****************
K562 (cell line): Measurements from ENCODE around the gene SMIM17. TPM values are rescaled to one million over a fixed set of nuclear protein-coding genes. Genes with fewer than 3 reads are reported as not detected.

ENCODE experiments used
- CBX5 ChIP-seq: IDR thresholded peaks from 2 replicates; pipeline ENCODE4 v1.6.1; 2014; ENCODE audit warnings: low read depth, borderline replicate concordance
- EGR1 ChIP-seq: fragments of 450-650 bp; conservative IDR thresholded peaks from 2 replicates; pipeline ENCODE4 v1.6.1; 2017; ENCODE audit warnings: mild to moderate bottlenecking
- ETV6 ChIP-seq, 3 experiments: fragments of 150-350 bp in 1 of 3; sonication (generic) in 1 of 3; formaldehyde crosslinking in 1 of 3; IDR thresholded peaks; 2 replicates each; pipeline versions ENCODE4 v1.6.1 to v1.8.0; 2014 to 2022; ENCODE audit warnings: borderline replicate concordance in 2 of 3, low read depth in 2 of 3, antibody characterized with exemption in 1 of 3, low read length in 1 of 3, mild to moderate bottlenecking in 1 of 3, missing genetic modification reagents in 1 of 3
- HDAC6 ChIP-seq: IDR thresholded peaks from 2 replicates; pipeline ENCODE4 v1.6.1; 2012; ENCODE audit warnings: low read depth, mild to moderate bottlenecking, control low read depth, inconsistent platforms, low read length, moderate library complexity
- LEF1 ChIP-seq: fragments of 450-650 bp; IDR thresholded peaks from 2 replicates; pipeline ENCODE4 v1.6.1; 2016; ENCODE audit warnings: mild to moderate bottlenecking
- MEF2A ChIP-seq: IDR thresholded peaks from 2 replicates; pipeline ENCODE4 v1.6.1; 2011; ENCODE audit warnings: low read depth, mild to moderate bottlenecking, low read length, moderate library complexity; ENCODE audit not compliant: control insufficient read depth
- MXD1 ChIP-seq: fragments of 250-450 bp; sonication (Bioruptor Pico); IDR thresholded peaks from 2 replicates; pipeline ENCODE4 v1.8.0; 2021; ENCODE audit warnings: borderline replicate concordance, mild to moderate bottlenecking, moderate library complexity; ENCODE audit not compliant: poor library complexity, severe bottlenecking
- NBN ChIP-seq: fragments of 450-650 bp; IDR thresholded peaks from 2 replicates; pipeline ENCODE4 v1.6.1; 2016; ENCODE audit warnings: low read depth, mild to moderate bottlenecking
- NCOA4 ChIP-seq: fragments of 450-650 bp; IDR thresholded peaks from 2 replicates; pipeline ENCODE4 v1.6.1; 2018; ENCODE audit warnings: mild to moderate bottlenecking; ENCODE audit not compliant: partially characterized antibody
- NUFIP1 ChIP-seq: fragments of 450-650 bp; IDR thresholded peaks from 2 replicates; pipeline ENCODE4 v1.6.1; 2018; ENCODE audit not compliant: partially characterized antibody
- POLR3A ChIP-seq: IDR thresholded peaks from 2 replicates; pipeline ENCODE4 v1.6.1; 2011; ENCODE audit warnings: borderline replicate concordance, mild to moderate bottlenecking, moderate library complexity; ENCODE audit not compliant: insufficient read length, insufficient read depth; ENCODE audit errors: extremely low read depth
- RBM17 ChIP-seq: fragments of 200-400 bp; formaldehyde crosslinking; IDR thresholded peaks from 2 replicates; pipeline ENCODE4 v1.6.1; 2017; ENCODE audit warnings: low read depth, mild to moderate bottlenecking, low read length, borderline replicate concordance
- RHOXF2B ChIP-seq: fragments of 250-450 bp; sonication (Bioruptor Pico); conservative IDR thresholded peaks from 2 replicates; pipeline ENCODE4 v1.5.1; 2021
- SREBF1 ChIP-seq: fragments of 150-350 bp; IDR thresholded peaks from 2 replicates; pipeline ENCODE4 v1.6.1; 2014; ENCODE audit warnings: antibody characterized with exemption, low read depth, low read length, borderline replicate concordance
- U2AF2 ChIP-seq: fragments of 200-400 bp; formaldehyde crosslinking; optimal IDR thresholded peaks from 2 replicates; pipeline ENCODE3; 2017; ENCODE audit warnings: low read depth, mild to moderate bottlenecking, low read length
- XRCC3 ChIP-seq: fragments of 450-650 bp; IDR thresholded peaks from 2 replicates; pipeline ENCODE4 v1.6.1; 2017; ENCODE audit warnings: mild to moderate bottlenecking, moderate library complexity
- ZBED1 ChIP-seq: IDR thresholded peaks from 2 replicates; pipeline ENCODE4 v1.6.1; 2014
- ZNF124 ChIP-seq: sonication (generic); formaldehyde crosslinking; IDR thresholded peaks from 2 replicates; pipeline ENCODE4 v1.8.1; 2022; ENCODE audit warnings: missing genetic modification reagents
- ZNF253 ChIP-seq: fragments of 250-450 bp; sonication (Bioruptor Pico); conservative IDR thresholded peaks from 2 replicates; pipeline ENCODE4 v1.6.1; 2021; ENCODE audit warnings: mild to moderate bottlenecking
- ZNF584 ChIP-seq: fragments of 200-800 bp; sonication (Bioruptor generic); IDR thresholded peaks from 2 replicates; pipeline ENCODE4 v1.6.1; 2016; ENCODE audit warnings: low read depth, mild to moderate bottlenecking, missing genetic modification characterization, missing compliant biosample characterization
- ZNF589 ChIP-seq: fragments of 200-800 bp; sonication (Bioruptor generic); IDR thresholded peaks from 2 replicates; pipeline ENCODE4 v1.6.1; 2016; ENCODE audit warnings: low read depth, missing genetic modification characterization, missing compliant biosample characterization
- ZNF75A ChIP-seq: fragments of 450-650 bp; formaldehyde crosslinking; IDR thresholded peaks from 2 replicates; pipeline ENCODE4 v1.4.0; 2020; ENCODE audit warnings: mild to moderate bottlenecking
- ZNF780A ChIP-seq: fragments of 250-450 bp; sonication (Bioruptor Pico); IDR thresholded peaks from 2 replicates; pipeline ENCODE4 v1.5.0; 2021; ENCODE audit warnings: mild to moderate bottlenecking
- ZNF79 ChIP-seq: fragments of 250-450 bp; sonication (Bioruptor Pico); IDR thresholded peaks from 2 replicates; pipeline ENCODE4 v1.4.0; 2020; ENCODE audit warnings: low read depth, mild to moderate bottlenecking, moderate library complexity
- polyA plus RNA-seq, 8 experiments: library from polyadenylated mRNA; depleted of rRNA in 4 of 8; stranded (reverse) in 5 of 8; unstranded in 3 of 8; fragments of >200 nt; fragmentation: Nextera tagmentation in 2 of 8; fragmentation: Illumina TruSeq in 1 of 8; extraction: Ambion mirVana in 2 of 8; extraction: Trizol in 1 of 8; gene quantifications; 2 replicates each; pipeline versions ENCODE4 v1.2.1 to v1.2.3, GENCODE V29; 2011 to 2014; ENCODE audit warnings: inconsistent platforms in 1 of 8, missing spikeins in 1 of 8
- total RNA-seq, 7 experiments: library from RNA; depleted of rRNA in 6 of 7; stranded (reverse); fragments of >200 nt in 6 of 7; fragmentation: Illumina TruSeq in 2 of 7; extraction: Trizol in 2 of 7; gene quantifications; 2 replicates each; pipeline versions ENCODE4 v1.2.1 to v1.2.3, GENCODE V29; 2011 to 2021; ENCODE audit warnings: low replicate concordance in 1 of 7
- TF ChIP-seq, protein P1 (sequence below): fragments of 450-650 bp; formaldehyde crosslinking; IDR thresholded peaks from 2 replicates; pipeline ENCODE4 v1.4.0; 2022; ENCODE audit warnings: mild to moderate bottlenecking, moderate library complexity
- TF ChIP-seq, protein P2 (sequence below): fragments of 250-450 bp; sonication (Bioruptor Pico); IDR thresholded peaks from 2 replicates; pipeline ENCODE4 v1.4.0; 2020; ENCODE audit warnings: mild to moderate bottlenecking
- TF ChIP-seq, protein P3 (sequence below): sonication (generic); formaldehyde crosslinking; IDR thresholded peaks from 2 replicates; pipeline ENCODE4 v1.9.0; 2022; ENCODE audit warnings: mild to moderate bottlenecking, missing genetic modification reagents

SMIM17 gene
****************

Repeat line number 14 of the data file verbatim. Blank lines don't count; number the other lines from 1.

- RBM17 ChIP-seq: fragments of 200-400 bp; formaldehyde crosslinking; IDR thresholded peaks from 2 replicates; pipeline ENCODE4 v1.6.1; 2017; ENCODE audit warnings: low read depth, mild to moderate bottlenecking, low read length, borderline replicate concordance